That of course raises the argument of difference in quality of work. There is no question that “most” of the photographers shooting 2-3 hours are putting out outstanding work that is alot more polished than what I do….but I decided to concentrate on what the average agent in my area would pay regularly for. There is enough work for everybody, the high end photographers have their clients people like me have my clients.

    “High end” agents that pay big bucks regularly for photos (and/or video) make up probably just 5-10% of agents. I decided it would be foolish to try and compete with the photographers who already have these agents as they are generally the photographers with years of experience and provide a certain quality of product I just couldnt match with a a regular workflow. I decided instead to design a workflow that allowed me to put out a product that the other 90-95% of agents would want, and more importantly at a price they would pay regularly.

  • great post here it’s an important factor in real estate photography which in australia is such a competitive industy. I dont think a lot of companies are putting all these factors into consideration when undercutting each other to make the sale. I also believe undercutting prices is the worst pricing strategy to lead to an unprofitable photography business. It leads to bad customers and bad quality photography in general. not a happy business to run.

    cheers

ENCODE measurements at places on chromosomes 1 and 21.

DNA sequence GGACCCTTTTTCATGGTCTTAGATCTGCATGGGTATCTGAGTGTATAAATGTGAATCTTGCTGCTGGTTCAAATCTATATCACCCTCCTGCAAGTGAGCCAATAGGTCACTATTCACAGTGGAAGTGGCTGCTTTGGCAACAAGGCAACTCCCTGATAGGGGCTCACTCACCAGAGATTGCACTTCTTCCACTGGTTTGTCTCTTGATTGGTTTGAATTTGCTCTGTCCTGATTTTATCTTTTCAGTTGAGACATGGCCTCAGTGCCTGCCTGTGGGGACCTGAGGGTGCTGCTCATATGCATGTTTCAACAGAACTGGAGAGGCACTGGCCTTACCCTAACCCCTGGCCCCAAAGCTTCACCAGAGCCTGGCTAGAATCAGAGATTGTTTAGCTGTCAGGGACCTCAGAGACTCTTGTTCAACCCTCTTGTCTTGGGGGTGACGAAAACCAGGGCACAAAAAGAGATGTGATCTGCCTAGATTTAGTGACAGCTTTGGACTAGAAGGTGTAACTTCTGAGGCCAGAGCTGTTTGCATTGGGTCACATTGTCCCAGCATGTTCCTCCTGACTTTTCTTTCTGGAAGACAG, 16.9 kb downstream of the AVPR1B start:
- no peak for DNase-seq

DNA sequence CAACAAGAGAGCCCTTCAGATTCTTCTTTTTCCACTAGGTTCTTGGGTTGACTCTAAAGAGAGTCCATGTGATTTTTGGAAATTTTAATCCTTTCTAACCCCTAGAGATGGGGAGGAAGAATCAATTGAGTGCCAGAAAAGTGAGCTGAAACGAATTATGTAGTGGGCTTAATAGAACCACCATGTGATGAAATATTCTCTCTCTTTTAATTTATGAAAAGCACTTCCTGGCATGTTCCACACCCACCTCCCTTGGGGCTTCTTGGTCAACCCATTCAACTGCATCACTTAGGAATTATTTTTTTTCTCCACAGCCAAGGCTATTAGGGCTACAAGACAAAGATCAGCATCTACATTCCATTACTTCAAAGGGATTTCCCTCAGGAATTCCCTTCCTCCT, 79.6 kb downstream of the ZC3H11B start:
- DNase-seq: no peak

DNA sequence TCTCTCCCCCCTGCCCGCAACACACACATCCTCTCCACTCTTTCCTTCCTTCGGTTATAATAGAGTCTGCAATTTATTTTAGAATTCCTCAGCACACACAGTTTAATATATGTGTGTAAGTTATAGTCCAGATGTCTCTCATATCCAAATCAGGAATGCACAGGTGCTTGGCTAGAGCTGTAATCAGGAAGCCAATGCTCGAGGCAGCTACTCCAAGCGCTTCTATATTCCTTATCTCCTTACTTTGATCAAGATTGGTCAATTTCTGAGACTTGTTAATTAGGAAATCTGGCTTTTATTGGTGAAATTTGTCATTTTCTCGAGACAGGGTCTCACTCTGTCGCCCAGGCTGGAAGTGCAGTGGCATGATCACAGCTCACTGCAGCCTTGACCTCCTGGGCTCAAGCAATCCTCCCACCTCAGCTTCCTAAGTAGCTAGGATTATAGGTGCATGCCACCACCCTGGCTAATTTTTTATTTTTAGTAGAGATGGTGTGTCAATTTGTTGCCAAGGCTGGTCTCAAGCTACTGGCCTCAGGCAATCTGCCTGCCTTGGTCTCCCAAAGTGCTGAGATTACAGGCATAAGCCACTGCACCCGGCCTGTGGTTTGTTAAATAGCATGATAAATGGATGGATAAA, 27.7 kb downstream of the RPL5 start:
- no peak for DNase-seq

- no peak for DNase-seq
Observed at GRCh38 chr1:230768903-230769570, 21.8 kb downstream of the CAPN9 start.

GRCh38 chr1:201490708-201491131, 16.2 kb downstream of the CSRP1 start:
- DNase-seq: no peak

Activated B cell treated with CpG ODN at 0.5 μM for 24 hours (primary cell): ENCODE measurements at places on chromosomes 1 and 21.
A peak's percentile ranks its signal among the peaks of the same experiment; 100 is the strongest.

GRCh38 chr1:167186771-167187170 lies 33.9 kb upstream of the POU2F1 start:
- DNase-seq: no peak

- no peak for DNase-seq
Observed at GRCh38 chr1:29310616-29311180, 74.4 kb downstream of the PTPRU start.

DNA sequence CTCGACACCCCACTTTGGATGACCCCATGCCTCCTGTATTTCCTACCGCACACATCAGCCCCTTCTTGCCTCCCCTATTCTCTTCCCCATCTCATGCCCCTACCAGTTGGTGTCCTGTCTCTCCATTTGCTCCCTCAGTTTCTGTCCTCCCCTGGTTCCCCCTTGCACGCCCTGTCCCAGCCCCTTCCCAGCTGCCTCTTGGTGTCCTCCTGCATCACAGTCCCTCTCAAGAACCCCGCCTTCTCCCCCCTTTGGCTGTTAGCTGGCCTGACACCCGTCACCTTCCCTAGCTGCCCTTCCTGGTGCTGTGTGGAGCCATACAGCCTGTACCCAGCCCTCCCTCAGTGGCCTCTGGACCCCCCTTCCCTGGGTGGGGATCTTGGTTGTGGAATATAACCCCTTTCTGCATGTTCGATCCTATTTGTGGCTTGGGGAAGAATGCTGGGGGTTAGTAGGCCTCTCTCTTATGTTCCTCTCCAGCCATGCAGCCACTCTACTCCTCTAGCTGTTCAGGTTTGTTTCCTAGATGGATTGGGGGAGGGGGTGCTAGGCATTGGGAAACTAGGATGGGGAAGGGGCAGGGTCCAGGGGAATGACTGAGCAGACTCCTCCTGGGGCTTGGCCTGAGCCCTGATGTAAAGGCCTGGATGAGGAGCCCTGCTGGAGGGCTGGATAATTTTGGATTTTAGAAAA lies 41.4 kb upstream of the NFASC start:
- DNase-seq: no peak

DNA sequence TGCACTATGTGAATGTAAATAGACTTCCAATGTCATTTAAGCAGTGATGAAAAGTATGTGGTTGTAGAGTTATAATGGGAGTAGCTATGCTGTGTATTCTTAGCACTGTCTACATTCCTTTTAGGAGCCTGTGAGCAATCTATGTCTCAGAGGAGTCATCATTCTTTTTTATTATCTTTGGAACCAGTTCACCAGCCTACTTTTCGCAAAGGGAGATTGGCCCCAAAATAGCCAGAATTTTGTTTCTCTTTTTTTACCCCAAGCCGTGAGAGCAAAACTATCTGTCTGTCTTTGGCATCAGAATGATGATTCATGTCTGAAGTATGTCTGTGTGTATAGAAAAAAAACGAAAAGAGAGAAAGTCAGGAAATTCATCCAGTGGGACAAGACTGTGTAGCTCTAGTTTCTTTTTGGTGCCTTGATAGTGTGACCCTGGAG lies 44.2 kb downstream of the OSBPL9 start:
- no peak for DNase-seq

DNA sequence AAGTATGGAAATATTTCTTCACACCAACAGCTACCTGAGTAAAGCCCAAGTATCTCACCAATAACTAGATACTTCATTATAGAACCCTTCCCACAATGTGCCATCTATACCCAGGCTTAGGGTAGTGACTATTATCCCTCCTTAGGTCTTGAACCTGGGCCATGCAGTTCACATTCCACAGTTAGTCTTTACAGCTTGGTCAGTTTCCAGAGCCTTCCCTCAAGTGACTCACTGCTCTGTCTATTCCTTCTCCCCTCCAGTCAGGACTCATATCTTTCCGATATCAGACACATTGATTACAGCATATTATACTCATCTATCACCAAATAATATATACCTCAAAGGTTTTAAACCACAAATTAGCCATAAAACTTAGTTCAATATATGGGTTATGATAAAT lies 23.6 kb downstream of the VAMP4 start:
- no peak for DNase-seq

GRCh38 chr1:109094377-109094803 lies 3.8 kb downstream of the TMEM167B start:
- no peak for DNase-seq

• Personally I think you’re all blowing this out of proportion and honestly,none of it makes sense to me. I just started a business in real estate photography (and just that) and I do handle fixed prices but offer different packages (more shots,more editing,twilight shots,etc.). It all depends on where you live,how big the area is you want to cover,mpg on your vehicle and if you’re able to pay your bills with it. If you’re good at what you do and are busy most of the days and your prices are reasonable, you will do good and stay in business. If you can’t cut it you may have to start thinking about doing something else. And killing the market by undercutting prices is ridiculous. It’s a dog eat dog world these days (has been for a while in case nobody noticed). I have been a pro tattoo artist for many years in the Netherlands and made a decent living there. Then I moved to the San Antonio area in Texas and oh boy,was it a different game there. People bargaining prices and tons of kitchen table artists who would mess up your whole back for some used Playstation games. It’s just reality. If you have the priviledge to be one of the very few real estate photographers in a very rich and thriving community, consider yourself lucky and sleep good every night. Until there’s a new kid in town…..